The accuracy of GRACE estimates of water storage variability within a region depends on the GRACE measurement errors, and the degree to which the gravity signal from the water storage can be separated from other time-variable gravity signals. The signal separation problem can be severe. Gravity measurements made outside the Earth, whether from satellites or surface gravimeters, provide no information about the vertical distribution of mass. Using GRACE gravity data alone, there is no way to tell whether a time-variable gravity signal is caused by mass variability at the Earth's surface, in the atmosphere, or deep within the mantle. Thus GRACE data can be used to constrain only the vertically integrated water storage variability, and cannot separate soil moisture from surface water or from water deeper underground. For this reason, the GRACE Project will use ECMWF pressure and geopotential height fields to remove the effects of atmospheric mass from the data before releasing those data to the public. In our simulated data we have included estimates of the errors likely to be present in those atmospheric corrections.
 Gravity data are capable of separating mass signals from different horizontal positions. If GRACE could provide error-free Stokes coefficients to arbitrarily large angular degree, a linear combination of those coefficients could be constructed that could perfectly separate the water storage signal in the region of interest from water storage signals in surrounding regions. GRACE data do have errors, however, and those errors increase rapidly with decreasing length scale. As shown in section 3.1.1, a regional average made with the exact averaging kernel will display the effects of these measurement errors, and those effects can rapidly become cripplingly large as the size of the region decreases.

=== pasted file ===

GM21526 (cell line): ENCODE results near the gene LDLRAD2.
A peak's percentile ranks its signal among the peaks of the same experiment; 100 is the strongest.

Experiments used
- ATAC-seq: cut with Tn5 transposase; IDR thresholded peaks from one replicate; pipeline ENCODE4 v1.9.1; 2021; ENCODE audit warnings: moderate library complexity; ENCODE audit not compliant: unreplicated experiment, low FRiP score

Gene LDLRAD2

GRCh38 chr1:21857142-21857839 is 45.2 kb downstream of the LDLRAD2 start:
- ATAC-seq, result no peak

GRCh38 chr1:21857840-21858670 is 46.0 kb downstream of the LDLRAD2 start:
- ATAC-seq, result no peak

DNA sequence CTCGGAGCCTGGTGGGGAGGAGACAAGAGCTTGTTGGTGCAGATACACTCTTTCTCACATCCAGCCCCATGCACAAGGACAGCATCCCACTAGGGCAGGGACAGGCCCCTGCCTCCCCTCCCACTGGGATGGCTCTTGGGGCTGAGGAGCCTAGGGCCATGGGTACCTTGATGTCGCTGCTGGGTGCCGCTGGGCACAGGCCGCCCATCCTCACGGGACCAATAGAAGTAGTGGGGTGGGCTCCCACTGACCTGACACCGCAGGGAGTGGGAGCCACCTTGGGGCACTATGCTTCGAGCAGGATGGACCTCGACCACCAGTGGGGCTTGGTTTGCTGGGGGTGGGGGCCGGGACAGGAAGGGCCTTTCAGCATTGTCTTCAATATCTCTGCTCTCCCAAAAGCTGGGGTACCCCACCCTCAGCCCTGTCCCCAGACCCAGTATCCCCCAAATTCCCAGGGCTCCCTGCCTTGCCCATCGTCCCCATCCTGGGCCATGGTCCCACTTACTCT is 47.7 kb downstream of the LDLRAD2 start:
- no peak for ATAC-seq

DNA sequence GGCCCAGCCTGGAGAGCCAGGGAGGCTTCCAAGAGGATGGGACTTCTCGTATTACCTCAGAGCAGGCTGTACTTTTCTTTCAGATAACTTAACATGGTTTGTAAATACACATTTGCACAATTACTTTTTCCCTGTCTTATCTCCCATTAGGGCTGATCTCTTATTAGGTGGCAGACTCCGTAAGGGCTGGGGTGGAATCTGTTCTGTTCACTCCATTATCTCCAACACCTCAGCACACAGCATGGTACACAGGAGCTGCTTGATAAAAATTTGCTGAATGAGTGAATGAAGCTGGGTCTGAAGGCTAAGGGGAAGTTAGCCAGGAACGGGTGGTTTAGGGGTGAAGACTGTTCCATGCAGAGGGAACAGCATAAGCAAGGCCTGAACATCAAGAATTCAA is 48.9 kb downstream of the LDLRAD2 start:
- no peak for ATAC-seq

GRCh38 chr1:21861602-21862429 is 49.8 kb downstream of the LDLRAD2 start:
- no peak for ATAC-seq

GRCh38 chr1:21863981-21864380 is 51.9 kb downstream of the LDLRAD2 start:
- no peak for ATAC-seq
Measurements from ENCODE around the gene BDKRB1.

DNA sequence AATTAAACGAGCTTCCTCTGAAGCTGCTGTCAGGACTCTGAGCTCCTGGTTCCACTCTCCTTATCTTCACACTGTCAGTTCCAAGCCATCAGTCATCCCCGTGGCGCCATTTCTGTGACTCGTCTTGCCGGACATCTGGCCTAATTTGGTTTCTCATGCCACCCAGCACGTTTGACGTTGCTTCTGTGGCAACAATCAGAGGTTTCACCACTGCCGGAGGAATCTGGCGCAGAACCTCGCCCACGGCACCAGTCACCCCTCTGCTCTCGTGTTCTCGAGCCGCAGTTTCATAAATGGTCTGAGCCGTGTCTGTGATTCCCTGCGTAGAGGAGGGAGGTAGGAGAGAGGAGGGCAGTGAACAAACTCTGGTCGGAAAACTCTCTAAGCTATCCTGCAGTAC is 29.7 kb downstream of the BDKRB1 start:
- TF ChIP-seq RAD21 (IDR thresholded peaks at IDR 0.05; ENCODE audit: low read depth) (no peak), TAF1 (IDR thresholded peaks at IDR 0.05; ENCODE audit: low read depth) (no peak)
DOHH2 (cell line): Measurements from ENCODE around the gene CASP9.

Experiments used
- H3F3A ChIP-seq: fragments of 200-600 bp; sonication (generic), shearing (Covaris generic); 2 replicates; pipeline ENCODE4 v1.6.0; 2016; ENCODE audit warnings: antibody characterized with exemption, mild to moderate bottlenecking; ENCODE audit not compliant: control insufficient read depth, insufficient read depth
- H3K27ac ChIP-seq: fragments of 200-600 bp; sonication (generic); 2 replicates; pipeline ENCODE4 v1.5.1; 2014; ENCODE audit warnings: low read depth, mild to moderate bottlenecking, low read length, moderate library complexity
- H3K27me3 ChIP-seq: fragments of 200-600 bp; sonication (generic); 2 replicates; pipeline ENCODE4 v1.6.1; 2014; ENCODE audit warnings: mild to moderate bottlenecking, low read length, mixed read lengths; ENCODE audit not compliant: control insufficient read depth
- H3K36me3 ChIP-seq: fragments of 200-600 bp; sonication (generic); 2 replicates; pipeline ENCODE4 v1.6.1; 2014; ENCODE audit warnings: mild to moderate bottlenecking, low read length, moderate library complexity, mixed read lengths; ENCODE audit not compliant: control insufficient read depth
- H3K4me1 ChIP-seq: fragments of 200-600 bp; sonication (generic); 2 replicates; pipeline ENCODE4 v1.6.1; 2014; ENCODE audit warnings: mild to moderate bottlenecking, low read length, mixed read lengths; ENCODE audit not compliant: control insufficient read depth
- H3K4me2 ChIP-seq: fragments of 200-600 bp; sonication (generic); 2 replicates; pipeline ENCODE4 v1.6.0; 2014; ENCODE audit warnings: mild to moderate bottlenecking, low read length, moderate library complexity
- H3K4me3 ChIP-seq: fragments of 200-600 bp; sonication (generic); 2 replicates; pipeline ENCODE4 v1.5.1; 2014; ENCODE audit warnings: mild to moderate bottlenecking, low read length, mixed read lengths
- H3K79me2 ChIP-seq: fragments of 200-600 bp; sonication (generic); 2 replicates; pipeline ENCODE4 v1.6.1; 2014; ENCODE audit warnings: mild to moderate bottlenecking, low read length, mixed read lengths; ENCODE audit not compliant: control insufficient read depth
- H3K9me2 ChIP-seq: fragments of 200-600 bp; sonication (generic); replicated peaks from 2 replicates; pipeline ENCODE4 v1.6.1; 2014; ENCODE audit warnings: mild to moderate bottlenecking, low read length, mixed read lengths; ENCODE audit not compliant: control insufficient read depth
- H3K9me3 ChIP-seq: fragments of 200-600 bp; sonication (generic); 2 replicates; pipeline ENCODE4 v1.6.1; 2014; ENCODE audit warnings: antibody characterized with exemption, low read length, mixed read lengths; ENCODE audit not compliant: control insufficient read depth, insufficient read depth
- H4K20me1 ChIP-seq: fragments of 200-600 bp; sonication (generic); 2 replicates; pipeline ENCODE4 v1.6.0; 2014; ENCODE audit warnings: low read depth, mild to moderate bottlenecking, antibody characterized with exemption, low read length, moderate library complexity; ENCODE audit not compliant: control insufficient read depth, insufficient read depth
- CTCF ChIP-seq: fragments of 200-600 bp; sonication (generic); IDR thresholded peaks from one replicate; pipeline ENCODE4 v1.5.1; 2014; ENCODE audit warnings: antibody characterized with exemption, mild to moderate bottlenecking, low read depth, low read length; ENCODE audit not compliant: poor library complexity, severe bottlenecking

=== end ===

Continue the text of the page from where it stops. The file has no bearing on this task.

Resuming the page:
Several methods for analyzing GRACE data to obtain regional averages of water storage variability, while reducing the effects of measurement errors and contamination from mass variability in surrounding regions, are described by Swenson and Wahr . Section 3.1.2 shows an example of an averaging kernel constructed in the absence of a priori assumptions regarding the water storage signal. The leakage definition used to construct the averaging kernel in this example is geometric; it measures the departure of the shape of the smoothed averaging kernel from that of the exact averaging kernel [see Swenson and Wahr, 2002, equation 42]. However, unless the leakage error can be expressed in terms of the physical variable being measured (in this case, the vertically integrated water storage), the accuracy of the GRACE recovery cannot be directly assessed. In this study, for example, we use global-gridded models of surface-mass variability and error sources to construct synthetic GRACE data. Comparing the estimates of changes in water storage, recovered from this synthetic data set using an approximate averaging kernel, to the value derived directly from the model allows one to estimate the leakage error, as well as the satellite measurement error.